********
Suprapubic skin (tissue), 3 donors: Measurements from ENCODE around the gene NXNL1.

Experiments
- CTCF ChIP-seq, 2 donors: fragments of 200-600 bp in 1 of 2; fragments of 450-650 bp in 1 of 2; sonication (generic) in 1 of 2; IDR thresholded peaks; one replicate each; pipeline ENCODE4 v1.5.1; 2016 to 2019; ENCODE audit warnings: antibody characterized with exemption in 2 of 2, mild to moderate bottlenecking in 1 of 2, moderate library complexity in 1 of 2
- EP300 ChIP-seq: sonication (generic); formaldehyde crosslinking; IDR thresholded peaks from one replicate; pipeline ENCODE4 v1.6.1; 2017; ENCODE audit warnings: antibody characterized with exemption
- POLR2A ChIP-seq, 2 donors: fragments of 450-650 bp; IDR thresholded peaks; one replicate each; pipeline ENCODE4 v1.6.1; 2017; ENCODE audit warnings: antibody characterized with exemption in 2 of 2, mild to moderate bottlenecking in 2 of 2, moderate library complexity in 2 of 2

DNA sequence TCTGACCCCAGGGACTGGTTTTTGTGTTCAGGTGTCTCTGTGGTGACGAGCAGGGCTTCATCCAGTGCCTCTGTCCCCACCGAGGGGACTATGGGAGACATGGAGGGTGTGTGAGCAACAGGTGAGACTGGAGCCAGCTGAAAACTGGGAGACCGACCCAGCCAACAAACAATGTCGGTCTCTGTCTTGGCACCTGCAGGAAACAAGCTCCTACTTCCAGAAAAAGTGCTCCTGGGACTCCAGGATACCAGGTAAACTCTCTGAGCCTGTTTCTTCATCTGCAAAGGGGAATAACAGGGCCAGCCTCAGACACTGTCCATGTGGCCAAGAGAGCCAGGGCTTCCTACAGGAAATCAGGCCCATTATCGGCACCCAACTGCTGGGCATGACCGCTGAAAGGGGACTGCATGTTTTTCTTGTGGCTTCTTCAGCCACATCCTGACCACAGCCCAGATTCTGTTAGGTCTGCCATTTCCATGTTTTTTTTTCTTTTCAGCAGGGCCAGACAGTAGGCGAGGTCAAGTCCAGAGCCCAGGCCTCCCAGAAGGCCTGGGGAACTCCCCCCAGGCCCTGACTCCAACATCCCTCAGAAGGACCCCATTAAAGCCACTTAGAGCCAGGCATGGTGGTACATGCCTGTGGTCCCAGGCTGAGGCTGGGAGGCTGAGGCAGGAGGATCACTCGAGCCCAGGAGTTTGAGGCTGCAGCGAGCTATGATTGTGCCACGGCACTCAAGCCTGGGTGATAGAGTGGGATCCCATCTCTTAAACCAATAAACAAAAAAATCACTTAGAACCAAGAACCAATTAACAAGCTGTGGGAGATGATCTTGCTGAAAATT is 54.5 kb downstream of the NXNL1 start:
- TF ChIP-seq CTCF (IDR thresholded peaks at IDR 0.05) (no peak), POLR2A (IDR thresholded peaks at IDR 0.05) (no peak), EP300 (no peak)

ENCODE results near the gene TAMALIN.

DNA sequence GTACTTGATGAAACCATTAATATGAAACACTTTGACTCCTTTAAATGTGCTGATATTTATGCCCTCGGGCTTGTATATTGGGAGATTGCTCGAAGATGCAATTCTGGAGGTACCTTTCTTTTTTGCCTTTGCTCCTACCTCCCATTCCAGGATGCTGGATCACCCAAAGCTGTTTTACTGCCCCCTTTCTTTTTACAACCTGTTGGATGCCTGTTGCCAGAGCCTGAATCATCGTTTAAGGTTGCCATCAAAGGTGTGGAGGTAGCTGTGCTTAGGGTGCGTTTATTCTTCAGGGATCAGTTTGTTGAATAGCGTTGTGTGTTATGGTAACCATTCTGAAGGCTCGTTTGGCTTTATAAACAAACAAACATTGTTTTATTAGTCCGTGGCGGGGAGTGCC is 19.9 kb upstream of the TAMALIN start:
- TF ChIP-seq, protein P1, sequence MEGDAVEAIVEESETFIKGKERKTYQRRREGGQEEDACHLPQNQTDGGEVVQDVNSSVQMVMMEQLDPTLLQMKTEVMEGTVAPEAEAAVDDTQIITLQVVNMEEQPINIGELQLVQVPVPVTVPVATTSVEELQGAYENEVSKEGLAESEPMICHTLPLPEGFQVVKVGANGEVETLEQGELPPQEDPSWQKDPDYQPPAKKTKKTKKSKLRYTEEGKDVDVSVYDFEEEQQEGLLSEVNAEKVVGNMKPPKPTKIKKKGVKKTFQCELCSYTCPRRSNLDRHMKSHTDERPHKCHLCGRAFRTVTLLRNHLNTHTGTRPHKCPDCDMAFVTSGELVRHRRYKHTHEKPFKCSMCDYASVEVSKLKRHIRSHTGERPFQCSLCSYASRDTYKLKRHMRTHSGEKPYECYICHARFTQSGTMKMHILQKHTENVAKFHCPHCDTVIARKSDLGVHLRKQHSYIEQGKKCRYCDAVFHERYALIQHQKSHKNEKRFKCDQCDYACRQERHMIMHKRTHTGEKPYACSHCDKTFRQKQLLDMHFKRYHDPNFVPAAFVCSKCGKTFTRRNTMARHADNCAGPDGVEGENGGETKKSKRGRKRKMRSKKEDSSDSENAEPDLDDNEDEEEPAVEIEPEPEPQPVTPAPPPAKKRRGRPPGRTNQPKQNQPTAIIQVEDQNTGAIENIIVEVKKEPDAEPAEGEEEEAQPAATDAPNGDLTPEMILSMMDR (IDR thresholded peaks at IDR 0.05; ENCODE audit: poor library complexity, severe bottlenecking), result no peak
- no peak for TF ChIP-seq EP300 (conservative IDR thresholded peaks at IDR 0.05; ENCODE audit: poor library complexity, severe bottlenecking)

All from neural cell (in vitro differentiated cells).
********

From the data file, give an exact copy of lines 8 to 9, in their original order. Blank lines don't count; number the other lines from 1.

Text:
ENCODE results near the gene TAMALIN.

DNA sequence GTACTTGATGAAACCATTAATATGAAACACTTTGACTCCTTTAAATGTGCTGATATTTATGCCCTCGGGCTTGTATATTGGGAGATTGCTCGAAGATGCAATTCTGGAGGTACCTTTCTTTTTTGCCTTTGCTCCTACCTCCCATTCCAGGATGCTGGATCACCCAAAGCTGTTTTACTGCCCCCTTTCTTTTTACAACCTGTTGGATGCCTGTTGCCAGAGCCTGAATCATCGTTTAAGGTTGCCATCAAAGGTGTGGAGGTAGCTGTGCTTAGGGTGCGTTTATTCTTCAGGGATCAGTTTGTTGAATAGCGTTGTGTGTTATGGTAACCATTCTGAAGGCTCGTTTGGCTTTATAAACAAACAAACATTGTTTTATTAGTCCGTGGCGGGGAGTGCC is 19.9 kb upstream of the TAMALIN start: